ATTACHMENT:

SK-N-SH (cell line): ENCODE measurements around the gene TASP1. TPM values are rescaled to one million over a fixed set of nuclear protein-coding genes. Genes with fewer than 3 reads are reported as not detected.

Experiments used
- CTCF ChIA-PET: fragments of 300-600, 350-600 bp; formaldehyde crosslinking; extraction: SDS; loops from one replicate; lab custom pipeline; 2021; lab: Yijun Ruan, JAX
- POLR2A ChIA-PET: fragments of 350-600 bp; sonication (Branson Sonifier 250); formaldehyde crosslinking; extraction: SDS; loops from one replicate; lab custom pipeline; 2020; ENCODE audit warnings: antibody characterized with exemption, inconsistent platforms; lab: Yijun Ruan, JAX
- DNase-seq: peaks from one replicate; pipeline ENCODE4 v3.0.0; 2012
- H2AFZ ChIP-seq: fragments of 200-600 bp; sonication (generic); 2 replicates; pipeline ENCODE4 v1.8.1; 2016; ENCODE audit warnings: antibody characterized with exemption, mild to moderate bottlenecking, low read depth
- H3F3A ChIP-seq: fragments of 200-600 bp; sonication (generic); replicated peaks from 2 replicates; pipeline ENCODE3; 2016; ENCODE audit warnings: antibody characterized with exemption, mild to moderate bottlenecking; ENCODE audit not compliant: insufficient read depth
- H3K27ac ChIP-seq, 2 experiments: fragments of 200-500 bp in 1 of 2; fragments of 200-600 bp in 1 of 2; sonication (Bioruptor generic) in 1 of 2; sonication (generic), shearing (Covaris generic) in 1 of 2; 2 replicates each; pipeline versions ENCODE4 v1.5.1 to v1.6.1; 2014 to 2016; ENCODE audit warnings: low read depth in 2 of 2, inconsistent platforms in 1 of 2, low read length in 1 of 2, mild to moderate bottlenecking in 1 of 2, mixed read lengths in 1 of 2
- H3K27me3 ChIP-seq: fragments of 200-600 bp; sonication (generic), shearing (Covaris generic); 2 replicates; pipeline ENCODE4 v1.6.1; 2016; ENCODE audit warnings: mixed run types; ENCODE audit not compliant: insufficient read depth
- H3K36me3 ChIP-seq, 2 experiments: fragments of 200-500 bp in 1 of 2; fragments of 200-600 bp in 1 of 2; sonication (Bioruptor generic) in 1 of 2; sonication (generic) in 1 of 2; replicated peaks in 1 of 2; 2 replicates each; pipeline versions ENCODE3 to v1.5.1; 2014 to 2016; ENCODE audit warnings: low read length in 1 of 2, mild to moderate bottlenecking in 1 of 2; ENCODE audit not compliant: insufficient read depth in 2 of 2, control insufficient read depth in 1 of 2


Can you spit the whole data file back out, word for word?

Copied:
SK-N-SH (cell line): ENCODE measurements around the gene TASP1. TPM values are rescaled to one million over a fixed set of nuclear protein-coding genes. Genes with fewer than 3 reads are reported as not detected.

Experiments used
- CTCF ChIA-PET: fragments of 300-600, 350-600 bp; formaldehyde crosslinking; extraction: SDS; loops from one replicate; lab custom pipeline; 2021; lab: Yijun Ruan, JAX
- POLR2A ChIA-PET: fragments of 350-600 bp; sonication (Branson Sonifier 250); formaldehyde crosslinking; extraction: SDS; loops from one replicate; lab custom pipeline; 2020; ENCODE audit warnings: antibody characterized with exemption, inconsistent platforms; lab: Yijun Ruan, JAX
- DNase-seq: peaks from one replicate; pipeline ENCODE4 v3.0.0; 2012
- H2AFZ ChIP-seq: fragments of 200-600 bp; sonication (generic); 2 replicates; pipeline ENCODE4 v1.8.1; 2016; ENCODE audit warnings: antibody characterized with exemption, mild to moderate bottlenecking, low read depth
- H3F3A ChIP-seq: fragments of 200-600 bp; sonication (generic); replicated peaks from 2 replicates; pipeline ENCODE3; 2016; ENCODE audit warnings: antibody characterized with exemption, mild to moderate bottlenecking; ENCODE audit not compliant: insufficient read depth
- H3K27ac ChIP-seq, 2 experiments: fragments of 200-500 bp in 1 of 2; fragments of 200-600 bp in 1 of 2; sonication (Bioruptor generic) in 1 of 2; sonication (generic), shearing (Covaris generic) in 1 of 2; 2 replicates each; pipeline versions ENCODE4 v1.5.1 to v1.6.1; 2014 to 2016; ENCODE audit warnings: low read depth in 2 of 2, inconsistent platforms in 1 of 2, low read length in 1 of 2, mild to moderate bottlenecking in 1 of 2, mixed read lengths in 1 of 2
- H3K27me3 ChIP-seq: fragments of 200-600 bp; sonication (generic), shearing (Covaris generic); 2 replicates; pipeline ENCODE4 v1.6.1; 2016; ENCODE audit warnings: mixed run types; ENCODE audit not compliant: insufficient read depth
- H3K36me3 ChIP-seq, 2 experiments: fragments of 200-500 bp in 1 of 2; fragments of 200-600 bp in 1 of 2; sonication (Bioruptor generic) in 1 of 2; sonication (generic) in 1 of 2; replicated peaks in 1 of 2; 2 replicates each; pipeline versions ENCODE3 to v1.5.1; 2014 to 2016; ENCODE audit warnings: low read length in 1 of 2, mild to moderate bottlenecking in 1 of 2; ENCODE audit not compliant: insufficient read depth in 2 of 2, control insufficient read depth in 1 of 2